Scythe is the first novel of a thrilling new series by National Book Award–winning author Neal Shusterman in which Citra and Rowan learn that a perfect world comes only with a heavy price.” (Publisher’s website)

 

 

 

 

Atlas Obscura, by Joshua Foer, Dylan Thomas, and Ella Morton

Workman Publishing 2016
910.41 F68A

“…Talk about a bucket list: here are natural wonders—the dazzling glowworm caves in New Zealand, or a baobob tree in South Africa that’s so large it has a pub inside where 15 people can drink comfortably. Architectural marvels, including the M.C. Escher-like stepwells in India. Mind-boggling events, like the Baby Jumping Festival in Spain, where men dressed as devils literally vault over rows of squirming infants. Not to mention the Great Stalacpipe Organ in Virginia, Turkmenistan’s 40-year hole of fire called the Gates of Hell, a graveyard for decommissioned ships on the coast of Bangladesh, eccentric bone museums in Italy, or a weather-forecasting invention that was powered by leeches, still on display in Devon, England.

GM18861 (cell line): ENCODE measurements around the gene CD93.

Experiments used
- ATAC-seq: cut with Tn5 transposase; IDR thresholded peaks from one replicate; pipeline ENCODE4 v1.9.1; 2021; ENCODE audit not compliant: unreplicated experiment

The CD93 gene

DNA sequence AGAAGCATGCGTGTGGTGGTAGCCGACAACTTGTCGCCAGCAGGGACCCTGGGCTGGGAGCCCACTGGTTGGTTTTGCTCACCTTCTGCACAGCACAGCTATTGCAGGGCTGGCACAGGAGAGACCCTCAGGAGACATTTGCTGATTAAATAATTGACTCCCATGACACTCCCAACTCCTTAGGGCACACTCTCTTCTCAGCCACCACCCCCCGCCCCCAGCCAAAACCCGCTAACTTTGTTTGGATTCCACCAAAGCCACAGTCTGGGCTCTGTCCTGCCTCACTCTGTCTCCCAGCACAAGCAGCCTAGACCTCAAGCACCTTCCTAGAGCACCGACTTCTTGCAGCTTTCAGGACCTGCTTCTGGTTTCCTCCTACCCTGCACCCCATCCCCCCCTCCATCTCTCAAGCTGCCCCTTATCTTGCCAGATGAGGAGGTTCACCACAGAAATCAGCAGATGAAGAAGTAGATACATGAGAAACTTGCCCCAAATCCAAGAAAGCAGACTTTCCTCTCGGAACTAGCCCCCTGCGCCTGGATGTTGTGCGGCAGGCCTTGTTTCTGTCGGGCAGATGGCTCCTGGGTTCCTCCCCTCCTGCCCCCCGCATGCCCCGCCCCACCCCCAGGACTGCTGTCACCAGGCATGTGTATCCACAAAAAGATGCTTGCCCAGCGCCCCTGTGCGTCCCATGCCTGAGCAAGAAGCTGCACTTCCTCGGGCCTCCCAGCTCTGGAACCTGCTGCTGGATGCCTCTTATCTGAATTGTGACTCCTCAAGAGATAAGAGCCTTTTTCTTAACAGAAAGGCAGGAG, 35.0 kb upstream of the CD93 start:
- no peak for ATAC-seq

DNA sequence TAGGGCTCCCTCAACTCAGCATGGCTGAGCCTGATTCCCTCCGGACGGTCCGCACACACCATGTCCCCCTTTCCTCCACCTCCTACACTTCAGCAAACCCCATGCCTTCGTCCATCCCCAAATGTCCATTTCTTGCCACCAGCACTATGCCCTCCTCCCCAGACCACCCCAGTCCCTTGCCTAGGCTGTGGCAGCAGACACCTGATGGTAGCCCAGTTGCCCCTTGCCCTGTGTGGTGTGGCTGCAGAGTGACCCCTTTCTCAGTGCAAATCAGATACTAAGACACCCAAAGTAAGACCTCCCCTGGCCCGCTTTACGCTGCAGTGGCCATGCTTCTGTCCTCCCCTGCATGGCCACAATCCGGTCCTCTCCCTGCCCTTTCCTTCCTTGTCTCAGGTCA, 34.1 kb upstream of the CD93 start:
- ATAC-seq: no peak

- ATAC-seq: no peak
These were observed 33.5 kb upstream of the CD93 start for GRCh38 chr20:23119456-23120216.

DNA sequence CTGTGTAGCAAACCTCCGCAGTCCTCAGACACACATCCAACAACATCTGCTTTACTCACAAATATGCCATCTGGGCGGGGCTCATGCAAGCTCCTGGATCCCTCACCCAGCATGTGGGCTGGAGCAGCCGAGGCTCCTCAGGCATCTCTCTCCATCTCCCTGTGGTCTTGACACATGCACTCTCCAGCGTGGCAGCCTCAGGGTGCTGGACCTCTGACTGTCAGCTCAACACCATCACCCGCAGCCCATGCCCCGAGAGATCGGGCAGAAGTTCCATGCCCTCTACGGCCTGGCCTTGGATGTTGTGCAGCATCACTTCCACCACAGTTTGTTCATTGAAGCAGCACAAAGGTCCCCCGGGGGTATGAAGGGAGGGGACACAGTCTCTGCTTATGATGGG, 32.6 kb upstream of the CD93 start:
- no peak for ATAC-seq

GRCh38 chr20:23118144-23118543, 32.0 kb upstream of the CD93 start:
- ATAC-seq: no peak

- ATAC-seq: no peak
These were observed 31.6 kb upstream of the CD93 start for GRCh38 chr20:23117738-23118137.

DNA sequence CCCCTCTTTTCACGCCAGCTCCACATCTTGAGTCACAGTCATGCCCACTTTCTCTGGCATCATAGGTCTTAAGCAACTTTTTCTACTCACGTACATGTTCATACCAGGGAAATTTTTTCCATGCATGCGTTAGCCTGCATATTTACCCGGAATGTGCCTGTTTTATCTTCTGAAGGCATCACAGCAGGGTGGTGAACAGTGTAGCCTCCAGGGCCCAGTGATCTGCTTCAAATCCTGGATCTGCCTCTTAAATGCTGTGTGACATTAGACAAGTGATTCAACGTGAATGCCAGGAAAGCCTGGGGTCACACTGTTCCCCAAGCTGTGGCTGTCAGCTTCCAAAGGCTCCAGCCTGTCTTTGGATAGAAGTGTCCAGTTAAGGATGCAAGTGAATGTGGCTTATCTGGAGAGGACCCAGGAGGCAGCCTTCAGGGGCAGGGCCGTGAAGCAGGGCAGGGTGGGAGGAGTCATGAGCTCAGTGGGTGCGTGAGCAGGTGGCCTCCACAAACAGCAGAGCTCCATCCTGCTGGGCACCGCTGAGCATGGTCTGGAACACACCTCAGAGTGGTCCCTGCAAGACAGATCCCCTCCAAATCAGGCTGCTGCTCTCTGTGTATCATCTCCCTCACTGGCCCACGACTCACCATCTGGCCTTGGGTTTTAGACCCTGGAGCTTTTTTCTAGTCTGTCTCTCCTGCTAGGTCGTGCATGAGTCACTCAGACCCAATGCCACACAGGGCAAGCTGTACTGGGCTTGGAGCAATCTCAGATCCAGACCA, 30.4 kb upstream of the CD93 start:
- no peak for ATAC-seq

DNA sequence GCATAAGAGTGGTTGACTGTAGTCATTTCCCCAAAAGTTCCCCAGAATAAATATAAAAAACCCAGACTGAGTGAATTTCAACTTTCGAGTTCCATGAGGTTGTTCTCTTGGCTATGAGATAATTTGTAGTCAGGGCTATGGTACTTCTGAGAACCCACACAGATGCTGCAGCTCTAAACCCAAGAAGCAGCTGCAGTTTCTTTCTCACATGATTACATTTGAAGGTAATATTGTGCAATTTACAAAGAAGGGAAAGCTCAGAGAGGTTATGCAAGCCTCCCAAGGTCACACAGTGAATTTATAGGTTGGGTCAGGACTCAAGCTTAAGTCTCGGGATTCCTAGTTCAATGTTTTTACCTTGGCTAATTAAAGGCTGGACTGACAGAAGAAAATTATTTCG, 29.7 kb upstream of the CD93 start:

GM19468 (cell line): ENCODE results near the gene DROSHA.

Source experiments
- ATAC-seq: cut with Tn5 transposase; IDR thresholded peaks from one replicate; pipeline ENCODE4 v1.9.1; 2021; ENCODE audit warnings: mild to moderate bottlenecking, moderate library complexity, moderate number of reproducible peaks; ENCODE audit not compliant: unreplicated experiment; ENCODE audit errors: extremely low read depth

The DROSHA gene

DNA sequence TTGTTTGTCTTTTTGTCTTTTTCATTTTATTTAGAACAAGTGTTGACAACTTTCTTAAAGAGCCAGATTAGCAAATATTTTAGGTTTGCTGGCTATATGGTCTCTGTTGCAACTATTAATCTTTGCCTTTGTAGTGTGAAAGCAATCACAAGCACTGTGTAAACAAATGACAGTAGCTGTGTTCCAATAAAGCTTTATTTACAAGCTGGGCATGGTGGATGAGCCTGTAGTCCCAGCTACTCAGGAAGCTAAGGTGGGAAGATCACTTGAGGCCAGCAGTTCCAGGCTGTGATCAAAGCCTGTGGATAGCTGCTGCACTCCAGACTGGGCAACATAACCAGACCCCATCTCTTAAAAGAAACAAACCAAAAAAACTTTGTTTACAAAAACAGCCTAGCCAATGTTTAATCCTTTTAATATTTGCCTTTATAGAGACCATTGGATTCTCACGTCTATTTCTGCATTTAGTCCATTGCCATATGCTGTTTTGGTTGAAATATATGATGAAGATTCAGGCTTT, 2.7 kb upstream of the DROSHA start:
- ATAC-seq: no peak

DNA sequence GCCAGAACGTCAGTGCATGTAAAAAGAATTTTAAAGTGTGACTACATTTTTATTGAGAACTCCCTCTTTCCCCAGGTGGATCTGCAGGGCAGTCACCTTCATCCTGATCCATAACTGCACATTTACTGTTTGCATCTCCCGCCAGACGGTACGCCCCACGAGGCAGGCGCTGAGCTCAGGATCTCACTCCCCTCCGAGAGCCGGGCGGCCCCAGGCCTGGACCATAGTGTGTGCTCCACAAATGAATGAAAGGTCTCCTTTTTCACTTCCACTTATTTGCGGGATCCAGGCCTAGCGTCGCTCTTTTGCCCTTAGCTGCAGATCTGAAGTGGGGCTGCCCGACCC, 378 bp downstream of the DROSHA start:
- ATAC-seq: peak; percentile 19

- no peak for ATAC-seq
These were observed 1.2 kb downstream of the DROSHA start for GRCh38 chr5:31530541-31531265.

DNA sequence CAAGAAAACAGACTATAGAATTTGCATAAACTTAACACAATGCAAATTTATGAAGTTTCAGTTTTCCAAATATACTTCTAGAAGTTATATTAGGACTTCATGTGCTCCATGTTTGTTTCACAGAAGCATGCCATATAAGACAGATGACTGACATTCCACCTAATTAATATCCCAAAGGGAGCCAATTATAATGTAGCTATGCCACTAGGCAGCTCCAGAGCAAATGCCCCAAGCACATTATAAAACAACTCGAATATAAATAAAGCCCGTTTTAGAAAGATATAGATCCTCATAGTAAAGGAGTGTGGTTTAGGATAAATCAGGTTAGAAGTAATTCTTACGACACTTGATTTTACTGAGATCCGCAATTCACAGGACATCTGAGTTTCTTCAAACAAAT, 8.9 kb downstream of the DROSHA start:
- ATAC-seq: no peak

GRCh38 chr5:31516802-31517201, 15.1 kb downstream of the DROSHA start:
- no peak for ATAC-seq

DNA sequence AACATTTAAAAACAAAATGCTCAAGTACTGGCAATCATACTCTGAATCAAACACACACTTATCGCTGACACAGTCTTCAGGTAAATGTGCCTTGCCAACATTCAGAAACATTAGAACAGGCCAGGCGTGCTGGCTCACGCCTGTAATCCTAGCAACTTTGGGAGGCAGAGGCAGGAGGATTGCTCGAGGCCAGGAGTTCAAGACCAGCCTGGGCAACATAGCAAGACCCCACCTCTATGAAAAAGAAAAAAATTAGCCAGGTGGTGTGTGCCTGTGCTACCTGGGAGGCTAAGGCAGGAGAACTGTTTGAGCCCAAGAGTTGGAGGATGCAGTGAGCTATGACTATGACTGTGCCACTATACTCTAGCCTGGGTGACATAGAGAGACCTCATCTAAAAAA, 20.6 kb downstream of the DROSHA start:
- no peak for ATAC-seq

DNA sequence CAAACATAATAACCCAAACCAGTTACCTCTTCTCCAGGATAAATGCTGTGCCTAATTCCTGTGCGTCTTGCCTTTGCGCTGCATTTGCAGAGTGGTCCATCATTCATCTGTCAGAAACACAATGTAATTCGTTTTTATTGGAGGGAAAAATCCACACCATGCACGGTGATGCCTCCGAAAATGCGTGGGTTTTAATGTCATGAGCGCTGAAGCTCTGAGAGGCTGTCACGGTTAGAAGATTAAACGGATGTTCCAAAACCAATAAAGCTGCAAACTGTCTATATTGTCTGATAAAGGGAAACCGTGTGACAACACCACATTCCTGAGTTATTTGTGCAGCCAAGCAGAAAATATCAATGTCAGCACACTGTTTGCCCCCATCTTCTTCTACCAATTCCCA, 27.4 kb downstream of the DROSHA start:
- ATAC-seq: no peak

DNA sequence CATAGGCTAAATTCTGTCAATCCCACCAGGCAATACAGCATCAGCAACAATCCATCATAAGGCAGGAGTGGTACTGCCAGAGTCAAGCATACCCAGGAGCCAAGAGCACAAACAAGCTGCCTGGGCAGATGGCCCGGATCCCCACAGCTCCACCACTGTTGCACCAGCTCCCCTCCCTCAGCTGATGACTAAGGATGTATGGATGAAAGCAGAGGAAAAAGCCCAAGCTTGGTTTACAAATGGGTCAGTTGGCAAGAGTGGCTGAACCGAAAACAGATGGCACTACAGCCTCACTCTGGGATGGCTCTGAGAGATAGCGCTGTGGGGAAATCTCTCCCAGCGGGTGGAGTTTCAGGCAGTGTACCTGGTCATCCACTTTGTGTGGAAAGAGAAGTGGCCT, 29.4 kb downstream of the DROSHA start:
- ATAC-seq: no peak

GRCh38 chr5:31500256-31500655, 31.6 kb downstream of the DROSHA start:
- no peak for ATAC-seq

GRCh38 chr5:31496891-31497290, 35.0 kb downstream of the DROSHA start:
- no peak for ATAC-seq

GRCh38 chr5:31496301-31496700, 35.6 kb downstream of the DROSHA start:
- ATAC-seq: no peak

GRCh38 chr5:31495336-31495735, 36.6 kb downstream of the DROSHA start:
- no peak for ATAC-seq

Created by Joshua Foer, Dylan Thuras and Ella Morton, ATLAS OBSCURA revels in the weird, the unexpected, the overlooked, the hidden and the mysterious. Every page expands our sense of how strange and marvelous the world really is. And with its compelling descriptions, hundreds of photographs, surprising charts, maps for every region of the world, it is a book to enter anywhere, and will be as appealing to the armchair traveler as the die-hard adventurer. Anyone can be a tourist. ATLAS OBSCURA is for the explorer.” (Amazon Description)

 

 

Grunt: The Curious Science of Humans at War, by Mary Roach

Norton 2016
355.07 R53G